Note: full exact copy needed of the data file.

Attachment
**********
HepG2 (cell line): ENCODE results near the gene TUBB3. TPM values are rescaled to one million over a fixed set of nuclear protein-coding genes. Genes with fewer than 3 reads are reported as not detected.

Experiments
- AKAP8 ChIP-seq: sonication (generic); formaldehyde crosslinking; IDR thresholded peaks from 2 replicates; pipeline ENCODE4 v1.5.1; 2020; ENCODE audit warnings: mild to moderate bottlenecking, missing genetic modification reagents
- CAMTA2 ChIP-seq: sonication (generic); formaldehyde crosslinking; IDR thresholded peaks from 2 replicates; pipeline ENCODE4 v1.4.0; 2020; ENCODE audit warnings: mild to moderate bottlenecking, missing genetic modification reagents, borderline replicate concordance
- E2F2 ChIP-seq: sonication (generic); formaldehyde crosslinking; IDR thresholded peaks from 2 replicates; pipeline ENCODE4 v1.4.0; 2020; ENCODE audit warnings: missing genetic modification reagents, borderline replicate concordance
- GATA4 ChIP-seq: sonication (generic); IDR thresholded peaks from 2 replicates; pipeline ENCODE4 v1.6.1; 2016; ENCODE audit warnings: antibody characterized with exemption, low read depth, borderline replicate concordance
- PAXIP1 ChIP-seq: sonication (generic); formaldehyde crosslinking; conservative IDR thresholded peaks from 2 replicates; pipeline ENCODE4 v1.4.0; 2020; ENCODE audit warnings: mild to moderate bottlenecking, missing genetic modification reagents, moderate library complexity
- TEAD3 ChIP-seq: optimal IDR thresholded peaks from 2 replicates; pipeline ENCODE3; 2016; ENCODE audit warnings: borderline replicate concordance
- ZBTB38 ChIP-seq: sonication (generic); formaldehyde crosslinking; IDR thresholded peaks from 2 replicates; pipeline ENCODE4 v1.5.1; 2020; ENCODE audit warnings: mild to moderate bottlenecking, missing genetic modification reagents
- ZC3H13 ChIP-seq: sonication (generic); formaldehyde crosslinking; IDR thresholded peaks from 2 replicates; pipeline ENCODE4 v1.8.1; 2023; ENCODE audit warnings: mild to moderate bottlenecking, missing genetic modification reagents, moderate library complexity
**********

HepG2 (cell line): ENCODE results near the gene TUBB3. TPM values are rescaled to one million over a fixed set of nuclear protein-coding genes. Genes with fewer than 3 reads are reported as not detected.

Experiments
- AKAP8 ChIP-seq: sonication (generic); formaldehyde crosslinking; IDR thresholded peaks from 2 replicates; pipeline ENCODE4 v1.5.1; 2020; ENCODE audit warnings: mild to moderate bottlenecking, missing genetic modification reagents
- CAMTA2 ChIP-seq: sonication (generic); formaldehyde crosslinking; IDR thresholded peaks from 2 replicates; pipeline ENCODE4 v1.4.0; 2020; ENCODE audit warnings: mild to moderate bottlenecking, missing genetic modification reagents, borderline replicate concordance
- E2F2 ChIP-seq: sonication (generic); formaldehyde crosslinking; IDR thresholded peaks from 2 replicates; pipeline ENCODE4 v1.4.0; 2020; ENCODE audit warnings: missing genetic modification reagents, borderline replicate concordance
- GATA4 ChIP-seq: sonication (generic); IDR thresholded peaks from 2 replicates; pipeline ENCODE4 v1.6.1; 2016; ENCODE audit warnings: antibody characterized with exemption, low read depth, borderline replicate concordance
- PAXIP1 ChIP-seq: sonication (generic); formaldehyde crosslinking; conservative IDR thresholded peaks from 2 replicates; pipeline ENCODE4 v1.4.0; 2020; ENCODE audit warnings: mild to moderate bottlenecking, missing genetic modification reagents, moderate library complexity
- TEAD3 ChIP-seq: optimal IDR thresholded peaks from 2 replicates; pipeline ENCODE3; 2016; ENCODE audit warnings: borderline replicate concordance
- ZBTB38 ChIP-seq: sonication (generic); formaldehyde crosslinking; IDR thresholded peaks from 2 replicates; pipeline ENCODE4 v1.5.1; 2020; ENCODE audit warnings: mild to moderate bottlenecking, missing genetic modification reagents
- ZC3H13 ChIP-seq: sonication (generic); formaldehyde crosslinking; IDR thresholded peaks from 2 replicates; pipeline ENCODE4 v1.8.1; 2023; ENCODE audit warnings: mild to moderate bottlenecking, missing genetic modification reagents, moderate library complexity